Here, in no particular order, are two shortcuts and ways to work with Rose.
The topics covered include:
- Associating a Rose model with RequisitePro
- Setting your model stereotypes to show as labels instead of icons
Associating a Rose Model with Requisite Pro
|Figure 1: From the Tools Menu, select RequisitePro Associate Model to Project|
Here are some tips you can use to make the association more efficient:
- Ensure that your naming conventions (case sensitivity included) are the same. This will cut down on confusion in the long run.
- Before attempting to associate, make sure that RequisitePro is open and you have the place you want to add the information selected in your Microsoft Word View Browser. Otherwise, it will place the information in the beginning of the document.
- Don't be surprised if the Requirement Numbering feature doesn't adjust when you add the new requirements. RequisitePro will not automatically renumber requirements. To do this, open your project, and select Project Renumber Requirements.
Setting your model stereotypes to show as labels instead of icons
When designing logical models, lots of people use business model stereotypes to provide a bit of depth to their model.
|Figure 2: Here's a listing of all the Business Icons you might find in the Model Browser|
When working on a logical model, however, trying to represent these stereotypes with other object models often doesn't work, because their default representation shows the icon instead of an easy-to-read label.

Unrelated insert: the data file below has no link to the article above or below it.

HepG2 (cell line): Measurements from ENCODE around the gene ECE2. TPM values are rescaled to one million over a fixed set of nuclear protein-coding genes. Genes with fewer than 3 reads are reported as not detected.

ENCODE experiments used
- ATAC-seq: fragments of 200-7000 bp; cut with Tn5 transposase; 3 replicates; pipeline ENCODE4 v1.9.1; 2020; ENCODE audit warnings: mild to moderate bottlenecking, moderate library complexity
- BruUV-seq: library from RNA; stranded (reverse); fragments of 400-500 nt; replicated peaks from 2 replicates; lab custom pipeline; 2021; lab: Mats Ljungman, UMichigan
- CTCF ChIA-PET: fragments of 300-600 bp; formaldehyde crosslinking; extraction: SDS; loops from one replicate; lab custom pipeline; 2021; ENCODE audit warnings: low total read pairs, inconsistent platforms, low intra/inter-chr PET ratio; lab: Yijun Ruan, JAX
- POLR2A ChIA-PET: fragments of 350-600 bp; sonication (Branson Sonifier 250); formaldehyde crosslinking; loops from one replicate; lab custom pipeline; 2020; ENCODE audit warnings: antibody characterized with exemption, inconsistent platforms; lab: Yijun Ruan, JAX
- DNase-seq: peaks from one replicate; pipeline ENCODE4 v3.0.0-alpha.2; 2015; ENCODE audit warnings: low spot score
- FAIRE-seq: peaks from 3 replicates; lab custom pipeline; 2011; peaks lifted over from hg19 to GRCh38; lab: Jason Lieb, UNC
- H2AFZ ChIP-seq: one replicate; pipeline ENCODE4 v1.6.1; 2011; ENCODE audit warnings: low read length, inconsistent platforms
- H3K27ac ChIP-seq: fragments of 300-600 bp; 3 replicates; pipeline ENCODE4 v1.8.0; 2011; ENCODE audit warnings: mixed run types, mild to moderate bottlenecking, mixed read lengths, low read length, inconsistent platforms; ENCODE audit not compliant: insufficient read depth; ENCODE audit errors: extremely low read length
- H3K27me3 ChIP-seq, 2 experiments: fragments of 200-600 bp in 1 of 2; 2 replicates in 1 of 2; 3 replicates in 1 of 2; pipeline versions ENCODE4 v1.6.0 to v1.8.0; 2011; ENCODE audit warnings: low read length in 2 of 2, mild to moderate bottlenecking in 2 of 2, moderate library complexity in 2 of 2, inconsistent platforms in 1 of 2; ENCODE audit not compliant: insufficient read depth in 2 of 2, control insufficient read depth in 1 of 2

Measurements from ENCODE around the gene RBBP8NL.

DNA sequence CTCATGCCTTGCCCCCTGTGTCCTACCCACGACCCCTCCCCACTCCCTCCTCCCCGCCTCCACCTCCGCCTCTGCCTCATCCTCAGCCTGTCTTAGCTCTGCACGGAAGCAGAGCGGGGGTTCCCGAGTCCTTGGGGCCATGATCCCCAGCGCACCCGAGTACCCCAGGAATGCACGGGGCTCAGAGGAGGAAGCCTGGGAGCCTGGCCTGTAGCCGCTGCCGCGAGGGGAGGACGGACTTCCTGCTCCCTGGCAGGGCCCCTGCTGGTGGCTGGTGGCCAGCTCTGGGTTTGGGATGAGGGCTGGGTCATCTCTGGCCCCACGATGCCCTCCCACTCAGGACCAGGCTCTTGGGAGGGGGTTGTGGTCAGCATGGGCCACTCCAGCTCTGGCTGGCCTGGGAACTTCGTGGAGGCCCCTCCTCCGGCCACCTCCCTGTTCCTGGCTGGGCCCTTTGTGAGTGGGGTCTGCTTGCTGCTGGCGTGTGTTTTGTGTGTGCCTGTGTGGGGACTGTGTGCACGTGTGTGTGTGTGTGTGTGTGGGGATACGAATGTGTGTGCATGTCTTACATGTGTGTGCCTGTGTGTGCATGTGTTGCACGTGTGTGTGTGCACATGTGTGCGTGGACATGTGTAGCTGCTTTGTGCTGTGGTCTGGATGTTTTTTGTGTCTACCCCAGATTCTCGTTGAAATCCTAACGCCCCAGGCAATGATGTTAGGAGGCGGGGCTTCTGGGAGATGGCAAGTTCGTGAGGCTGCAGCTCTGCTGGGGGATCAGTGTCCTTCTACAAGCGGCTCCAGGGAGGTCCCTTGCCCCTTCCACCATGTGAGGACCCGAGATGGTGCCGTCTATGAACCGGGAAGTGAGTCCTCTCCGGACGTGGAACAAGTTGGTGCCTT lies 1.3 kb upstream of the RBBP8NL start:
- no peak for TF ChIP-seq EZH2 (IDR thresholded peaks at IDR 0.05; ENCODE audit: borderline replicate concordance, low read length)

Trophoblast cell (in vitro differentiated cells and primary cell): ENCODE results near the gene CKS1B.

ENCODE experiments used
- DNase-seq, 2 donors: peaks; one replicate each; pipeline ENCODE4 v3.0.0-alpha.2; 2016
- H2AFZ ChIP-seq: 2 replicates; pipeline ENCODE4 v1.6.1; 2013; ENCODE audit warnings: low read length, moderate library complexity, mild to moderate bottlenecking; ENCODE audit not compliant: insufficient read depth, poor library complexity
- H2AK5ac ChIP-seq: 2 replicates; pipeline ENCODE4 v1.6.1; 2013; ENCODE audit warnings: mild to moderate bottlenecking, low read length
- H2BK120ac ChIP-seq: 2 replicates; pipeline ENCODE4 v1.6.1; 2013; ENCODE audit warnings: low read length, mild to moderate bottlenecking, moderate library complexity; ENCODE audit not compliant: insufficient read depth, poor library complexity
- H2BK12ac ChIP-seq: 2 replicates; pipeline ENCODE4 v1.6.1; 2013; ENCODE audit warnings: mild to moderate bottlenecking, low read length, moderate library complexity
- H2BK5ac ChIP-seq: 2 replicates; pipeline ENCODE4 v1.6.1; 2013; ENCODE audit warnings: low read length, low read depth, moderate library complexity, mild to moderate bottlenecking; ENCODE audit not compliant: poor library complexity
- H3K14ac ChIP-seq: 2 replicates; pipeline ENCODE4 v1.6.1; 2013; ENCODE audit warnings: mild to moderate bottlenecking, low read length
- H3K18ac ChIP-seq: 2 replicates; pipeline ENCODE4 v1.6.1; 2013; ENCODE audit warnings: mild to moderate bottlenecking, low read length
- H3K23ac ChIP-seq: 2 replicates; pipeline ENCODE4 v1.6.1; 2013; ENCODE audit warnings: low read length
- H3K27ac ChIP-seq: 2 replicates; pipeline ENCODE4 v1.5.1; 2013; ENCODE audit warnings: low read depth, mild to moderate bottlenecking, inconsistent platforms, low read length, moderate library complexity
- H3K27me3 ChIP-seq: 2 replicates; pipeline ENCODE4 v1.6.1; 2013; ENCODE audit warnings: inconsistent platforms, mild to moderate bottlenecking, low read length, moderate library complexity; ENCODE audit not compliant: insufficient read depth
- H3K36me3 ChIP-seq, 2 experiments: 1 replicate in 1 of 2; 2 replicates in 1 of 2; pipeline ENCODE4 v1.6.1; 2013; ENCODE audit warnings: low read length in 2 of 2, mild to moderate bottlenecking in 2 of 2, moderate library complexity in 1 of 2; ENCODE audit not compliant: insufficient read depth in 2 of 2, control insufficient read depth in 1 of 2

Trying to represent one of these in the Logical Model can sometimes look as it does in Figure 3.
|Figure 3: A Collaboration Diagram showing an icon instead of a label|
Notice how the Fulltime Student Entity looks, well, slightly out of place?
Well, there is a quick way you can change that so they all look the same.
(NOTE: This change needs to be made before you represent a business stereotype in a diagram. If you make it after you drag a stereotype from the browser to the diagram space, you will have to redo it.)
Navigate to Tools -> Options as shown in Figure 4.
|Figure 4: The same Collaboration Diagram, with the author navigating to the Options Menu|
Then click on the Diagram tab.
|Figure 5: The Diagram tab of the Options Menu. Lots of tabs, aren't there?|
As shown in Figure 5, in the Stereotype Display section, choose the "Label" Radio Button, and click OK.
Finally, try to represent a business stereotype in your diagram like the one shown in Figure 6.
|Figure 6: The aformentioned Collaboration Diagram, with an easy to read label for a newly added Business Stereotype|
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